Eyeing March/April to begin writing legislation.
Tuesday morning’s (Feb. 24) Senate Commerce Committee was supposed to hash out some of the key issues surrounding the use of a broadcast flag to protect the copyright holders of video and audio content transmitted over the air—but arguments and disagreements from both senators and witnesses on the topic opened the discussion to a lot more than just that narrowly-defined subject.
Ultimately, after hearing testimony from seven witnesses on two panels, Senators Ted Stevens, R., Alaska, and Daniel Inouye, D., Hawaii, agreed that the best way to resolve the many disagreements still dividing the NAB, the Consumer Electronics Association and the RIAA on the proper use of an audio broadcast flag was to set a timetable and to request a progress report every three weeks. Senator Stevens suggested that the timetable could work well with his own hopes to plow through about 14 more hearings on various issues and to begin writing up legislation around March or April.
For broadcasters and the music industry, there was plenty of pointed disagreement between the three men on the second panel of witnesses: RIAA CEO Mitch Bainwol, CEA CEO Gary Shapiro and Susquehanna Radio VP/GM Dan Halyburton, who chairs the NAB’s recently-formed Audio Broadcast Flag Task Force.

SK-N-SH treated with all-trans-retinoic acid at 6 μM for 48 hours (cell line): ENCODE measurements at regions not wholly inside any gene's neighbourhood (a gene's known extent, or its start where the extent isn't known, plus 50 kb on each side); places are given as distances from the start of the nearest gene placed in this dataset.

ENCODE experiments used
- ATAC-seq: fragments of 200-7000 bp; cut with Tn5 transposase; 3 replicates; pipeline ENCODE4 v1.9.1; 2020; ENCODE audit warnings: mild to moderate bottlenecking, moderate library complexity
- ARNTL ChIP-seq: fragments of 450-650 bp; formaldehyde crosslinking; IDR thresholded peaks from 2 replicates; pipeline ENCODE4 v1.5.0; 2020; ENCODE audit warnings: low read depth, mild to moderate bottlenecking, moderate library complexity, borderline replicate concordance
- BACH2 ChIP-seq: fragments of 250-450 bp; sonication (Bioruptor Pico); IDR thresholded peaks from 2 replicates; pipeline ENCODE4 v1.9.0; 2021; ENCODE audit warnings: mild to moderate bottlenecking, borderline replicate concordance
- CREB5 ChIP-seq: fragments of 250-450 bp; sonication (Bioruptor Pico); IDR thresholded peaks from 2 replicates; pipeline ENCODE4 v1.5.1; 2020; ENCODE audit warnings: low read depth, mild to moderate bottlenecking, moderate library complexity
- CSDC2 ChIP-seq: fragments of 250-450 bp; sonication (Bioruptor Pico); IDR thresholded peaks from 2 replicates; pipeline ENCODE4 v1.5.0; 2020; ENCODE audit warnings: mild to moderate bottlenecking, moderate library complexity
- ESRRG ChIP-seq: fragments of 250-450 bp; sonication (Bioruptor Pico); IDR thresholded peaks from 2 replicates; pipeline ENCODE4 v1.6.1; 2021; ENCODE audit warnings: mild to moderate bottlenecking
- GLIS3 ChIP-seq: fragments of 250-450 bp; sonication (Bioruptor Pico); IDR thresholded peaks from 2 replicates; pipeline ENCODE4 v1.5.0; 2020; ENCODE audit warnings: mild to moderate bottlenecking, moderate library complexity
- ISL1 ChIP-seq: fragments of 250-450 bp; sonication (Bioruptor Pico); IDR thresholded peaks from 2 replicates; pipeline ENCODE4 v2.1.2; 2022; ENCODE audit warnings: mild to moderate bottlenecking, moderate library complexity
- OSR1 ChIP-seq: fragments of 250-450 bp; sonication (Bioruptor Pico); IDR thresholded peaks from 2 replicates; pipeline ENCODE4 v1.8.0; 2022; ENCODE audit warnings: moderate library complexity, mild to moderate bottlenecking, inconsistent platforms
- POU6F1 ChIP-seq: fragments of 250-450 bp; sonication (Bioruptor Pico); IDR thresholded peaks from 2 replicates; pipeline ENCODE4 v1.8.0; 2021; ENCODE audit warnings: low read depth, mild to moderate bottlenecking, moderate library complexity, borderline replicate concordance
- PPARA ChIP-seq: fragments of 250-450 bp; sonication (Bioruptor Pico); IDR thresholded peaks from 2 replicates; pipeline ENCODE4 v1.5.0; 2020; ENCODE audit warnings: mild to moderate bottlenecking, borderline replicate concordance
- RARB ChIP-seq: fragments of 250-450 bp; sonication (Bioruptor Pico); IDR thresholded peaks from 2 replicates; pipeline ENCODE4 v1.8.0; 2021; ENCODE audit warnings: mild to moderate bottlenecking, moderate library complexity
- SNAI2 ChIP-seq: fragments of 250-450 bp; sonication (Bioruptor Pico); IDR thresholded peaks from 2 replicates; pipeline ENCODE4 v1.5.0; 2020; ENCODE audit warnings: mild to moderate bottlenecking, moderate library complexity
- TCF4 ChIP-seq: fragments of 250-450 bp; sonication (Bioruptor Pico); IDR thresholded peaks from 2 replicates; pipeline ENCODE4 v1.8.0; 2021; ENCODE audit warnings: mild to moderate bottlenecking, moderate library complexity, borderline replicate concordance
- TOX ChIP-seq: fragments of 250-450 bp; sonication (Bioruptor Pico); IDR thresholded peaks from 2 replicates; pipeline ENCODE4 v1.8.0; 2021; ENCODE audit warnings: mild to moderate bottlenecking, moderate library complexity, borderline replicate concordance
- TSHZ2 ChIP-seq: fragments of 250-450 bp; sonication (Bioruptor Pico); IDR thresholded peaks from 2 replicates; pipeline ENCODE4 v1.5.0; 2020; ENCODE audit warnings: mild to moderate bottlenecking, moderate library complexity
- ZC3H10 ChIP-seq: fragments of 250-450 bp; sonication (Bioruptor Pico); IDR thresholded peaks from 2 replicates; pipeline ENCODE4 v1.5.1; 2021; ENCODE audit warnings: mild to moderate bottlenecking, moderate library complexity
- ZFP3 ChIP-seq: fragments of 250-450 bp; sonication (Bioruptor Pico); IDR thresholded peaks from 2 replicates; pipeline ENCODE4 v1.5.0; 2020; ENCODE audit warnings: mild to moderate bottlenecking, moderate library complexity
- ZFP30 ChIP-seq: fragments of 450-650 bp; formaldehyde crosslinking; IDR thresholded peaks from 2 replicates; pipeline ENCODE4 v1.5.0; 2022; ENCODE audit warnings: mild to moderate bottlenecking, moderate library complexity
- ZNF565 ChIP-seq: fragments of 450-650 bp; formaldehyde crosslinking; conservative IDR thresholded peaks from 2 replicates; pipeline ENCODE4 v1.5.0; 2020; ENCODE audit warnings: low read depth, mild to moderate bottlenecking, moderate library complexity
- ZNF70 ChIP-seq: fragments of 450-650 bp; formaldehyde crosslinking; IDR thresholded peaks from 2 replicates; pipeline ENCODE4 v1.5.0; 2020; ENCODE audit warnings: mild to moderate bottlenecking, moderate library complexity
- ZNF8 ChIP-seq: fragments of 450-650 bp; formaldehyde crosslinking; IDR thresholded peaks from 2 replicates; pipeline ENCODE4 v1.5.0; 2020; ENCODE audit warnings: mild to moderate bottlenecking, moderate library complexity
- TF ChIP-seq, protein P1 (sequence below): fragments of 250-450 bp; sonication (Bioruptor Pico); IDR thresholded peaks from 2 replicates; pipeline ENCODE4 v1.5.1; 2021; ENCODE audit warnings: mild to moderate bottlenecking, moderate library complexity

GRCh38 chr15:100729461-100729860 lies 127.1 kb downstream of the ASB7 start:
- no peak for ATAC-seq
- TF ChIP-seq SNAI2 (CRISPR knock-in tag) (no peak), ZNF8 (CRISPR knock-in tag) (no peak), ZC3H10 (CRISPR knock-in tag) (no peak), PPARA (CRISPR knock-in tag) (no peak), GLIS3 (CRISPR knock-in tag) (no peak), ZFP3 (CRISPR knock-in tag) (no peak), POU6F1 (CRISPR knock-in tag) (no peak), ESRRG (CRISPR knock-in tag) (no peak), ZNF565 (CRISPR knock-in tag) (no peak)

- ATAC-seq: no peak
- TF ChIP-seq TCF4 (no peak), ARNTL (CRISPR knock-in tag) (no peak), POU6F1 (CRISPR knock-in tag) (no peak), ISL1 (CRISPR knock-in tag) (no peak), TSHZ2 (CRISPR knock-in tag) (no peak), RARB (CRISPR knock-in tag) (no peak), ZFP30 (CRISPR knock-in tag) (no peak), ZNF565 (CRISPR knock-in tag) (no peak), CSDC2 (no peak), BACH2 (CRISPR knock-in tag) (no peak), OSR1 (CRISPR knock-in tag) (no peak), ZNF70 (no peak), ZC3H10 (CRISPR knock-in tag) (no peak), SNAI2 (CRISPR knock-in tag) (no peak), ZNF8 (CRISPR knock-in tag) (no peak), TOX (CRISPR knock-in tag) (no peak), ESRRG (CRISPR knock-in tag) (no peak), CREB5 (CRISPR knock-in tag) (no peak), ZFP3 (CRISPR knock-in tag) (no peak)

In essence, the CEA’s Shaprio accused the RIAA of ignoring the issue of a broadcast flag for the last seven years and showing up late to the negotiations. “What Mr. Bainwol is talking about is stopping legitimate recording of digital content in homes by consumers,” Shapiro said during his testimony. “They want to stop Americans from recording free, over the air radio for use in their homes.”
Bainwol strongly disagreed with that description of the issue and called Shapiro’s view a “fringe perspective.” Bainwol also managed to toss in a barbed comment when he told the committee Shapiro is “charming and compelling but often misleading,” a trait Bainwol dubbed “a dangerous combination.”
Bainwol said the RIAA’s concern is, “being able to replicate a [song] purchase and not having to pay for it” by recording songs in a manner not designed for personal use and through some type of automated system.
Senator Stevens characterized Halyburton’s position as “walking a tightrope between these two.” Halyburton agreed and suggested to Stevens that “if we can keep our approach contained and narrow,” his NAB Task Force might be able to work with the RIAA and the two groups could “go back and fix it ourselves.”
“Do you accept a timetable on this?” asked Stevens. Halyburton said yes, adding that “If so, I think we can get things done.”
Stevens also closed the hearing with a cautionary note of the reality of getting any broadcast flag legislation passed. His point was that one senator, acting alone, can request a “hold” be placed on a bill. “Let me remind you that there were 35 bills that were stopped by holds” last year, said Stevens. “One senator can stop a bill,” he said, urging the hearing room’s audience to reach consensus on their issues if they expected to see a bill turned into law. “I do hope we can find an agreement,” Stevens added, but he also said he felt finding a resolution will be “totally problematic, I’m afraid.”